Voters weighing in on bigger, newer libraries


Staff writer

Voters heading to the polls Tuesday will decide the

fate of a $158 million bond that includes an

expansion and a replacement of the two public library branches in

Federal Way.

If Proposition 1 passes, the King County

Library System will issue a series of bonds maturing

within 20 years to generate $158 million for capital

improvements to existing libraries and the

construction of new facilities countywide.

In Federal Way, the Regional Library Branch on First

Way South is slated to begin a $5.6 million upgrade in

2007. Among the planned improvements is a

10,000-square-feet expansion.

The South 320th Street branch, built in 1969, is scheduled

for replacement in 2008. The proposed bonds would fund the

construction at the same location of a new facility that would be 4,000 square feet larger. The cost of the replacement is

estimated at $6 million.

Libraries were selected for improvements based on

community input and staff recommendations.

"This whole plan was designed around meeting the needs

of the growing community," said Julie

Wallace, manager of communications for the countywide library system.

The branch on South 320th was selected for replacement

for two reasons, Wallace said: Its size

is simply not adequate to meet the needs of the

library's patrons, and the cost of maintaining

the building -- one of the library system's oldest --

is more than the cost of building a new facility.

Of primary concern to the branch's patrons are the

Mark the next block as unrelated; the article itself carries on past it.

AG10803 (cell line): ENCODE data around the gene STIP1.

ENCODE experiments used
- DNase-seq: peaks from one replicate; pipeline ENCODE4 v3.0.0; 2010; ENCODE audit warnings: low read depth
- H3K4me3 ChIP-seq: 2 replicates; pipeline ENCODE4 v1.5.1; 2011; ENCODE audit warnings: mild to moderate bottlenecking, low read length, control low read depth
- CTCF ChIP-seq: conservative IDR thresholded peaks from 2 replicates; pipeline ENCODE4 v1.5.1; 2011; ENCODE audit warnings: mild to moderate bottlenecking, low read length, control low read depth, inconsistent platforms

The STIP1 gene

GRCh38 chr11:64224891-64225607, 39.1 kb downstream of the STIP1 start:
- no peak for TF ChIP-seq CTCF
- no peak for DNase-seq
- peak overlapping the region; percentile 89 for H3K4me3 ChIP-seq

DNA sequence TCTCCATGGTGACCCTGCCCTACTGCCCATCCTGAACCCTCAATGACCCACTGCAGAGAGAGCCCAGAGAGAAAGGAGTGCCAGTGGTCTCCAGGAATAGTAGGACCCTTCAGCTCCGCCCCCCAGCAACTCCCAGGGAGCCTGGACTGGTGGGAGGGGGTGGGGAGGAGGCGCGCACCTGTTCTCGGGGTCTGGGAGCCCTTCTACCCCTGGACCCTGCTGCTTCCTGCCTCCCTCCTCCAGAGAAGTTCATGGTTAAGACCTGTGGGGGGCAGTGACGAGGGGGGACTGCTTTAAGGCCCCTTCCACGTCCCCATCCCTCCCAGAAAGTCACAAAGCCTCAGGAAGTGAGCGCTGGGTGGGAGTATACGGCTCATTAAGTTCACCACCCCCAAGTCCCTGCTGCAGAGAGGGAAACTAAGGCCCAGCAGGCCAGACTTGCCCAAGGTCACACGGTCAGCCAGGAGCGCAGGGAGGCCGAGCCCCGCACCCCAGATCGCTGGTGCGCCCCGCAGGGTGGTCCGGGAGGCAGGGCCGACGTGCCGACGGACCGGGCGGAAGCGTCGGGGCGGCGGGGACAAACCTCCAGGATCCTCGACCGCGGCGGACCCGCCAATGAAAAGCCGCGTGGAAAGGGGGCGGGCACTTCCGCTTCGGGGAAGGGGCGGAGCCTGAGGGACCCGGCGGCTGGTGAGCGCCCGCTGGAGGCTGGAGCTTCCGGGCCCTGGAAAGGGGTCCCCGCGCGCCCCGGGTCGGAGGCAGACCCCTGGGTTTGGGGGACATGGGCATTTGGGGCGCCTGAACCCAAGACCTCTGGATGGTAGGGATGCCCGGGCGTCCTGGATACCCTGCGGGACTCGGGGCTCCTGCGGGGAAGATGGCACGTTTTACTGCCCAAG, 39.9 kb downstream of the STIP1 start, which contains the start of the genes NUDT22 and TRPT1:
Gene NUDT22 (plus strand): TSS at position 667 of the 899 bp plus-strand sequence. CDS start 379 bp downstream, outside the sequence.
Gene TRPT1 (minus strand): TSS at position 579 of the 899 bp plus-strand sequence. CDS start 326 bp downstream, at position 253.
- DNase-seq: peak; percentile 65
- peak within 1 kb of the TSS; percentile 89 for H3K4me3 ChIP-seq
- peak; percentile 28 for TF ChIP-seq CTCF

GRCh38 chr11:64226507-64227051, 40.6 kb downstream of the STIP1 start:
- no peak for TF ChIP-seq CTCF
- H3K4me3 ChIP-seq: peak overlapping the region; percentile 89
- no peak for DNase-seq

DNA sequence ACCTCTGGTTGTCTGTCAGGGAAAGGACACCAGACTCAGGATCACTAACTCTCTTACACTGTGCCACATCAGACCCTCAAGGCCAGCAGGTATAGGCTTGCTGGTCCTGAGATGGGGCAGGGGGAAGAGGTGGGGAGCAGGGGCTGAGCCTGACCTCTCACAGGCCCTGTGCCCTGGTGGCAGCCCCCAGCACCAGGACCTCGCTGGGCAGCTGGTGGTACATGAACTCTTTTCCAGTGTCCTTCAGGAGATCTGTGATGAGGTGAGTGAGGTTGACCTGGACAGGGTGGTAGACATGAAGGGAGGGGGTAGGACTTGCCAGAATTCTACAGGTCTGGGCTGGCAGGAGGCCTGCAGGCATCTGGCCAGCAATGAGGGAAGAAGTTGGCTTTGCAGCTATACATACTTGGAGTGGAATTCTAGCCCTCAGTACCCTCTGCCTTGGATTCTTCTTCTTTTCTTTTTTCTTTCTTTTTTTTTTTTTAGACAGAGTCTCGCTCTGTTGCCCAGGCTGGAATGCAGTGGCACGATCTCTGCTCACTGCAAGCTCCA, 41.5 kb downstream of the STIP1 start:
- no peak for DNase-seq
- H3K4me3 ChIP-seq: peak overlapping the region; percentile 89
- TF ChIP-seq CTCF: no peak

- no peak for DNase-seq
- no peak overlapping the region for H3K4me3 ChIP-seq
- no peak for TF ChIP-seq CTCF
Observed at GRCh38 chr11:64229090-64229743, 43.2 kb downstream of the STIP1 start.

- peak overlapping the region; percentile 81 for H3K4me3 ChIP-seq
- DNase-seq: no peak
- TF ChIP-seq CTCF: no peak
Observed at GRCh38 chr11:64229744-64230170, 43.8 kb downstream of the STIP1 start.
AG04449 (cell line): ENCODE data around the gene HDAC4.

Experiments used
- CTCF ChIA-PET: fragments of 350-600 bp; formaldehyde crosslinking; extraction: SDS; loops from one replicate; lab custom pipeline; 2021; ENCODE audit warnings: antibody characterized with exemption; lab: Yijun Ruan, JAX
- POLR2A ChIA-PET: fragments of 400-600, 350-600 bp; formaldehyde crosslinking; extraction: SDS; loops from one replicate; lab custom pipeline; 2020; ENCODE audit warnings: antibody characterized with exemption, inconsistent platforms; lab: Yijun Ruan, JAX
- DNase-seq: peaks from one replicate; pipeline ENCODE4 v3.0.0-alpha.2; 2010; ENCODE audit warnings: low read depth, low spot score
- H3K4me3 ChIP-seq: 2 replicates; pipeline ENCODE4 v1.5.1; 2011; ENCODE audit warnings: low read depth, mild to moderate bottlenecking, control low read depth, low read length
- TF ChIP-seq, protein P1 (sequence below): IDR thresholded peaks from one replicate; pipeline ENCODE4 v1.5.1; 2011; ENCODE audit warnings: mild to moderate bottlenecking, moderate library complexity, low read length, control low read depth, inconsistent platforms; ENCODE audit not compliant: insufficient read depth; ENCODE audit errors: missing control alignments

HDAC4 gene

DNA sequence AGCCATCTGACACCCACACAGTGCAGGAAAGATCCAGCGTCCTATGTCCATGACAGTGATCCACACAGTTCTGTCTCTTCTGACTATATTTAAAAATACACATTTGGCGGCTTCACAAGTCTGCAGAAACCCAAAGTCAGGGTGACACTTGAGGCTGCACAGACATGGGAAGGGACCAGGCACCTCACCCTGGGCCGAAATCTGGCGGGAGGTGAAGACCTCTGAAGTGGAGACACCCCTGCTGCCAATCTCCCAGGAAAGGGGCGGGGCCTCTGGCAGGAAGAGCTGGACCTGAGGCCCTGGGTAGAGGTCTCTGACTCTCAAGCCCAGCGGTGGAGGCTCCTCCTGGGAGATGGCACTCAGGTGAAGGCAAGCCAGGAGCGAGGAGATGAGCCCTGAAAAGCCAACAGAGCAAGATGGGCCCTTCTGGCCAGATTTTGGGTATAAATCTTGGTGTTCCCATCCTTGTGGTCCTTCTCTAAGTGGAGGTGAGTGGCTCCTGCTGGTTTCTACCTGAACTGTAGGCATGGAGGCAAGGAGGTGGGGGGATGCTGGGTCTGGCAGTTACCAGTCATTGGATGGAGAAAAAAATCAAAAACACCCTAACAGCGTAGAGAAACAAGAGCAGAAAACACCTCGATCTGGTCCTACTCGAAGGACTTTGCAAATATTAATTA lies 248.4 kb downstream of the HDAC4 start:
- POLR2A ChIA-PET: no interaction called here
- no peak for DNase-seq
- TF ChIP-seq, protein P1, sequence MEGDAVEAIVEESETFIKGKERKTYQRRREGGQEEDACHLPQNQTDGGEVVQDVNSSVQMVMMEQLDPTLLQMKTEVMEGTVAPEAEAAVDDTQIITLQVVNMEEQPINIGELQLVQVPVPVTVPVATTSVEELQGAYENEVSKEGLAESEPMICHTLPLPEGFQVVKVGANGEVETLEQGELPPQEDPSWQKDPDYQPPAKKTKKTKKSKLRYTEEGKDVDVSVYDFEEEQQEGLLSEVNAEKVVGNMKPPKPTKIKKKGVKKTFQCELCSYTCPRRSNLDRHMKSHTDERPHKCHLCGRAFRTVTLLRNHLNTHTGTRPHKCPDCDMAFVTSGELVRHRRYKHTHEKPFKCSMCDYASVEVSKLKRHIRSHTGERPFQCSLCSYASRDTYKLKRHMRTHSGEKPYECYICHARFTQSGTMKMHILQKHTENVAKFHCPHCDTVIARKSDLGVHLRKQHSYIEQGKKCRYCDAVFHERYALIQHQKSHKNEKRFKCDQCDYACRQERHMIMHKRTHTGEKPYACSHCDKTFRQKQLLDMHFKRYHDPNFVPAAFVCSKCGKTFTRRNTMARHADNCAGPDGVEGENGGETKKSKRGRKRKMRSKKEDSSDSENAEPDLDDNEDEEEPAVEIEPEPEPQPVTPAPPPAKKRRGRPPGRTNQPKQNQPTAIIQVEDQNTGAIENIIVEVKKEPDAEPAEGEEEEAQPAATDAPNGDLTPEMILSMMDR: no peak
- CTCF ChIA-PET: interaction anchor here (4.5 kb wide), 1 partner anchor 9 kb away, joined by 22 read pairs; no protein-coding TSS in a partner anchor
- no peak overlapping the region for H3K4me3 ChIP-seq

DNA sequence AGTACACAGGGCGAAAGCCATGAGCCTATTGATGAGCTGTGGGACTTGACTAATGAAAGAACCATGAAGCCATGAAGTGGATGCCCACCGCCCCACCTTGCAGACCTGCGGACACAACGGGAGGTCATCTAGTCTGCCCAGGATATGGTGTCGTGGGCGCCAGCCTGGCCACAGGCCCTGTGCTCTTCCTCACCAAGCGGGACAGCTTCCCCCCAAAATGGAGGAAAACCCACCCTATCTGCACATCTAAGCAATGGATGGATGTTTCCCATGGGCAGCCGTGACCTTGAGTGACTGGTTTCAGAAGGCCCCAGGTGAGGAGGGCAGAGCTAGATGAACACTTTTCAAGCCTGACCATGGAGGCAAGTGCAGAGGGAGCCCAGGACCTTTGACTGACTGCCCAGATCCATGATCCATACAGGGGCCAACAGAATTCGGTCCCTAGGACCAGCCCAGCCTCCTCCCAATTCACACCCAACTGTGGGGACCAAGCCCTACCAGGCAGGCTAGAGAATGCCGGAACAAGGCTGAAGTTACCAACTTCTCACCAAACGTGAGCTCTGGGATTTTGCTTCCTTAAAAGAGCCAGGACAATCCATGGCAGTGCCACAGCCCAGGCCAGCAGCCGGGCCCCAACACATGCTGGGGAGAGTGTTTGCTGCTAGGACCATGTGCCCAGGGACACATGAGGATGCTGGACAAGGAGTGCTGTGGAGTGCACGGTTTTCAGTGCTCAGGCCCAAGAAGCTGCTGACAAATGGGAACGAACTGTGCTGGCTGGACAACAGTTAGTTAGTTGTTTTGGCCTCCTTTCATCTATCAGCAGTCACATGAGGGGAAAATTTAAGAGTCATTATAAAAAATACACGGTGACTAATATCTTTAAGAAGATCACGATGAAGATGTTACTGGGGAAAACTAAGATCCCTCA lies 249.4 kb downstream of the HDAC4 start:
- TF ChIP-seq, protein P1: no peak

close proximity of computer terminals to study and

reading areas.

"We get a lot of people in here every day using

computers and using the library to read and to study, and sometimes

those activities going on at the same time can

interfere with each other," said branch manager John


Concerns over lack of computers and more space to use

them were key points during a November public

meeting the branch held to gain input from its

patrons, officials said.

An insufficient number of public meeting rooms to meet

the growing demand is also a problem, said Sheller.

The financial impact of the bond for King County

homeowners would be relatively slim. Officials

estimate the cost would be approximately 8 cents per $1,000 of assessed

valuation. For instance, the owner of a $200,000 home would pay

approximately $16 per year; a $300,000 home would be

assessed approximately $24 per year.

With the library system struggling to cope with a 40

percent increase in use over the last 10 years,

officials say the bond is necessary to maintain the

services patrons have come to expect.

At the South 320th branch, where the amount of items

checked out increased 7 percent last year alone,

Sheller said that despite the $158 million price tag,

patrons have been "very supportive" of Proposition 1.

Staff writer Jody Allard can be reached at 925-5565


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